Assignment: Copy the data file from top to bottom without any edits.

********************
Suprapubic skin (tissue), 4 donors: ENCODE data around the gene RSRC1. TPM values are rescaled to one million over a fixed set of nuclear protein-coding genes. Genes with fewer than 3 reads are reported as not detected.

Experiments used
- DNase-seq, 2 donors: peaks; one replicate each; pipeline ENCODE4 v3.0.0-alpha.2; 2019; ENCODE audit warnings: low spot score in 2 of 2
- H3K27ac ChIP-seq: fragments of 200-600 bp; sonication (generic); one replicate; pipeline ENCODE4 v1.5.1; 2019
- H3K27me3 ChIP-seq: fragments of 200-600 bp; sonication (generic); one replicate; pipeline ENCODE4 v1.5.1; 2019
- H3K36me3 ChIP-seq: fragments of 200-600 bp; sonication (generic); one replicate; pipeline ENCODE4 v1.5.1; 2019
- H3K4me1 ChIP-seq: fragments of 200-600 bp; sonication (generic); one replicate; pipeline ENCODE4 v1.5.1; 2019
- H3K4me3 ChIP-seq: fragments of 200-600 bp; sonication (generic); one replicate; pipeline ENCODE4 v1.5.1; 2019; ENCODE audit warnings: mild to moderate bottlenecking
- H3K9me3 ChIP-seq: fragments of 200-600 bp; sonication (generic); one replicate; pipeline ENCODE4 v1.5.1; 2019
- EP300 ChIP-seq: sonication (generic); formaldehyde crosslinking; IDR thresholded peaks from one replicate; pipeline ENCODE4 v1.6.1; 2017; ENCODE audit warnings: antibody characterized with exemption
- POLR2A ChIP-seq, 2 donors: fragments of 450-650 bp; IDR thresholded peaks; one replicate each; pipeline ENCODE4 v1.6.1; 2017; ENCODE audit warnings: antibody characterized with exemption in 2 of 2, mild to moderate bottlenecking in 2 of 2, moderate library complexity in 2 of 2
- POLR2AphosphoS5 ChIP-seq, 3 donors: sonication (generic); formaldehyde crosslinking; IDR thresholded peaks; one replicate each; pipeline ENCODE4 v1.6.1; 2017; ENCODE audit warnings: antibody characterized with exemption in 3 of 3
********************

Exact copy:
Suprapubic skin (tissue), 4 donors: ENCODE data around the gene RSRC1. TPM values are rescaled to one million over a fixed set of nuclear protein-coding genes. Genes with fewer than 3 reads are reported as not detected.

Experiments used
- DNase-seq, 2 donors: peaks; one replicate each; pipeline ENCODE4 v3.0.0-alpha.2; 2019; ENCODE audit warnings: low spot score in 2 of 2
- H3K27ac ChIP-seq: fragments of 200-600 bp; sonication (generic); one replicate; pipeline ENCODE4 v1.5.1; 2019
- H3K27me3 ChIP-seq: fragments of 200-600 bp; sonication (generic); one replicate; pipeline ENCODE4 v1.5.1; 2019
- H3K36me3 ChIP-seq: fragments of 200-600 bp; sonication (generic); one replicate; pipeline ENCODE4 v1.5.1; 2019
- H3K4me1 ChIP-seq: fragments of 200-600 bp; sonication (generic); one replicate; pipeline ENCODE4 v1.5.1; 2019
- H3K4me3 ChIP-seq: fragments of 200-600 bp; sonication (generic); one replicate; pipeline ENCODE4 v1.5.1; 2019; ENCODE audit warnings: mild to moderate bottlenecking
- H3K9me3 ChIP-seq: fragments of 200-600 bp; sonication (generic); one replicate; pipeline ENCODE4 v1.5.1; 2019
- EP300 ChIP-seq: sonication (generic); formaldehyde crosslinking; IDR thresholded peaks from one replicate; pipeline ENCODE4 v1.6.1; 2017; ENCODE audit warnings: antibody characterized with exemption
- POLR2A ChIP-seq, 2 donors: fragments of 450-650 bp; IDR thresholded peaks; one replicate each; pipeline ENCODE4 v1.6.1; 2017; ENCODE audit warnings: antibody characterized with exemption in 2 of 2, mild to moderate bottlenecking in 2 of 2, moderate library complexity in 2 of 2
- POLR2AphosphoS5 ChIP-seq, 3 donors: sonication (generic); formaldehyde crosslinking; IDR thresholded peaks; one replicate each; pipeline ENCODE4 v1.6.1; 2017; ENCODE audit warnings: antibody characterized with exemption in 3 of 3